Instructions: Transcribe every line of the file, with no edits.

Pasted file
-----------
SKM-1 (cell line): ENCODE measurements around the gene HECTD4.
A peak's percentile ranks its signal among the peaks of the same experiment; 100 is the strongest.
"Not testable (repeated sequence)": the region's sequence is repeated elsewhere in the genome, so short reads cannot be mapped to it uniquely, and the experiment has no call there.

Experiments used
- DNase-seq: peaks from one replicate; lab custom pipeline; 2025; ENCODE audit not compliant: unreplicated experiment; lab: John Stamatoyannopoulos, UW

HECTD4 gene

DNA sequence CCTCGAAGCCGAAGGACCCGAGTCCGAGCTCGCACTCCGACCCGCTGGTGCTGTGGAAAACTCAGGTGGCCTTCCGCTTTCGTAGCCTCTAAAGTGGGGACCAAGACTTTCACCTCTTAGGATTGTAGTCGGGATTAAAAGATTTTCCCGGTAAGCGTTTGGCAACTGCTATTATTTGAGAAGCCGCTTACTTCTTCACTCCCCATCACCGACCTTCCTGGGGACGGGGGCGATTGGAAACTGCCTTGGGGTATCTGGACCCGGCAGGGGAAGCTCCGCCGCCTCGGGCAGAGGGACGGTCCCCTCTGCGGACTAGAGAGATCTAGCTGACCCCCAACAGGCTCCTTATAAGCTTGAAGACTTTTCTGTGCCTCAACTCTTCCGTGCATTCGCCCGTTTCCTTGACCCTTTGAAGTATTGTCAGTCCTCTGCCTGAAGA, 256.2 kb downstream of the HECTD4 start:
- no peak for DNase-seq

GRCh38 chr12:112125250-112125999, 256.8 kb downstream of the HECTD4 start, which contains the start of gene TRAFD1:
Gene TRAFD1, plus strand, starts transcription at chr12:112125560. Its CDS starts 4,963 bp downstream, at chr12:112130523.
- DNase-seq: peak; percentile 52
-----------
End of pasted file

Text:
SKM-1 (cell line): ENCODE measurements around the gene HECTD4.
A peak's percentile ranks its signal among the peaks of the same experiment; 100 is the strongest.
"Not testable (repeated sequence)": the region's sequence is repeated elsewhere in the genome, so short reads cannot be mapped to it uniquely, and the experiment has no call there.

Experiments used
- DNase-seq: peaks from one replicate; lab custom pipeline; 2025; ENCODE audit not compliant: unreplicated experiment; lab: John Stamatoyannopoulos, UW

HECTD4 gene

DNA sequence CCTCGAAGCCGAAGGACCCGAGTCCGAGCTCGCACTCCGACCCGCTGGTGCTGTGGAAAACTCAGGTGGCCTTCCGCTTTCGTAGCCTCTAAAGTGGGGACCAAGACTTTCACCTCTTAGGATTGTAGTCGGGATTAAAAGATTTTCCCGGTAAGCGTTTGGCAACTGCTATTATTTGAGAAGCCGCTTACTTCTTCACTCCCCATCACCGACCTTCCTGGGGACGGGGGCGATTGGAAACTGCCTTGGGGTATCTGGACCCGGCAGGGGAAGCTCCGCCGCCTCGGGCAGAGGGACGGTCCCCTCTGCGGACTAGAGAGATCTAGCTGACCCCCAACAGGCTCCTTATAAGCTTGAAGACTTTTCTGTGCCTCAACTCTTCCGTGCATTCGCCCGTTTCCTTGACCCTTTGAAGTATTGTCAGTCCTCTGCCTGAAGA, 256.2 kb downstream of the HECTD4 start:
- no peak for DNase-seq

GRCh38 chr12:112125250-112125999, 256.8 kb downstream of the HECTD4 start, which contains the start of gene TRAFD1:
Gene TRAFD1, plus strand, starts transcription at chr12:112125560. Its CDS starts 4,963 bp downstream, at chr12:112130523.
- DNase-seq: peak; percentile 52